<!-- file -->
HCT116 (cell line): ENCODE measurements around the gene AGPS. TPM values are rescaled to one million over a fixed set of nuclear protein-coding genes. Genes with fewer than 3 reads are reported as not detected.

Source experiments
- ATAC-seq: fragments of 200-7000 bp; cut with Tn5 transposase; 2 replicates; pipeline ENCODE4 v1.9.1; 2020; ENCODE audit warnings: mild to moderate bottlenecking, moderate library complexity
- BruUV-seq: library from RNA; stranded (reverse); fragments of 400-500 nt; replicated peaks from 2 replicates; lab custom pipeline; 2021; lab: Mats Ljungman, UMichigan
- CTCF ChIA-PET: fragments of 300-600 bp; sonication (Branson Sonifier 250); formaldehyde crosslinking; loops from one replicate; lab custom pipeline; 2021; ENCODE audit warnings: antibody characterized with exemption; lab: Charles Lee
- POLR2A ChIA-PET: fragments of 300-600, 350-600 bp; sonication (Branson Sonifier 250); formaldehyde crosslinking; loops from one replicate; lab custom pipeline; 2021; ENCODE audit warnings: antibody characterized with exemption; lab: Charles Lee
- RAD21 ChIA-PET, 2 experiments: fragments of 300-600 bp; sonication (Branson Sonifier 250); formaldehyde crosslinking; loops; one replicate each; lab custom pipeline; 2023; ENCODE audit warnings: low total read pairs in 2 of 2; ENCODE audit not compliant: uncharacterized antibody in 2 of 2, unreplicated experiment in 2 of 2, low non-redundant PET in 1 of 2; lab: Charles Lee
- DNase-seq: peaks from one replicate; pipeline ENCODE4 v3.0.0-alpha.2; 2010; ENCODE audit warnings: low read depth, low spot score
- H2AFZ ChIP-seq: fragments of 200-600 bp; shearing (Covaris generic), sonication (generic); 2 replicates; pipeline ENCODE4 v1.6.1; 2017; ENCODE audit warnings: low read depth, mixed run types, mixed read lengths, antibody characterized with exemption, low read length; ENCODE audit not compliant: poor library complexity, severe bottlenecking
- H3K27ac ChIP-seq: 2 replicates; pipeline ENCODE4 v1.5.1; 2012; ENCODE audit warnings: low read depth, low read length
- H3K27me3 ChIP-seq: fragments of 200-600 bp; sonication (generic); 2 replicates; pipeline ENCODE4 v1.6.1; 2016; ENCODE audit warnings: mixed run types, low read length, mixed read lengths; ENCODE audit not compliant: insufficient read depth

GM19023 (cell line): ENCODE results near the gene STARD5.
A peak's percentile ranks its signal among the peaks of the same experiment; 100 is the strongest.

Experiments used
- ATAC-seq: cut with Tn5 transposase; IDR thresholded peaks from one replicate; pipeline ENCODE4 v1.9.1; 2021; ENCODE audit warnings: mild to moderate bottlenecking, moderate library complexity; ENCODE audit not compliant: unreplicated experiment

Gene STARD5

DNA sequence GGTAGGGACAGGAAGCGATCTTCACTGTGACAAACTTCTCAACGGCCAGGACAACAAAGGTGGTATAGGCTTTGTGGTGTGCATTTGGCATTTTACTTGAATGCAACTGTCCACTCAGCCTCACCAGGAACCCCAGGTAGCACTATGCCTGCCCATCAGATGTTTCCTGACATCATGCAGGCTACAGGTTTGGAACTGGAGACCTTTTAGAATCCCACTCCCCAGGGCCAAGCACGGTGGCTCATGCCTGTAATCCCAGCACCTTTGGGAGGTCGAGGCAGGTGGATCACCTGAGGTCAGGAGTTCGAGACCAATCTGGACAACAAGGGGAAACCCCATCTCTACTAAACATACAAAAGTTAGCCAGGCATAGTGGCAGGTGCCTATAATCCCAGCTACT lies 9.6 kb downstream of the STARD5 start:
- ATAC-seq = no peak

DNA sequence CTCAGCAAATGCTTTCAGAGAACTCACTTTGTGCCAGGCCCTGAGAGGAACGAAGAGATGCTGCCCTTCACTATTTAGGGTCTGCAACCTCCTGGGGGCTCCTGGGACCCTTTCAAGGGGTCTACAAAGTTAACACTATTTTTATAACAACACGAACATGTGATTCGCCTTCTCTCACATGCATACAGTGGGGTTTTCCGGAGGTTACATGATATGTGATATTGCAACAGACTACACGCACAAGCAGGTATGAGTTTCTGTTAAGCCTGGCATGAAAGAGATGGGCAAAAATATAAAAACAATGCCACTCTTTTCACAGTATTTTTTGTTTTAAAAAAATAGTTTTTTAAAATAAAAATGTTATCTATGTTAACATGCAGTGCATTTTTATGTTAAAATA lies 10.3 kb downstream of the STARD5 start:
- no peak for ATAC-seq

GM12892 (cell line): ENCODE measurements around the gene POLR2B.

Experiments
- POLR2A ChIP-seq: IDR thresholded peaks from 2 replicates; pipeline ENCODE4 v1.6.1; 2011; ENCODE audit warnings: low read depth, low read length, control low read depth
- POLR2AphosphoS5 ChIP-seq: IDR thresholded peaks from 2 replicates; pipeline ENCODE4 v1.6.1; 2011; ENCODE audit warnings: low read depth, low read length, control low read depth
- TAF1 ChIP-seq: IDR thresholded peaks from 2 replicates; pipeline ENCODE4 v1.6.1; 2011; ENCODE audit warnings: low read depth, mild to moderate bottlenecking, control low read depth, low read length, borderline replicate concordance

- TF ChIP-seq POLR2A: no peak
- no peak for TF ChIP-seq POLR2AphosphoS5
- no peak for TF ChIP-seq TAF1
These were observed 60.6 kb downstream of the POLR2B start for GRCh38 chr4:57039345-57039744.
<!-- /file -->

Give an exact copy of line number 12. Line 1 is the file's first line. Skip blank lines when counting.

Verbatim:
GM19023 (cell line): ENCODE results near the gene STARD5.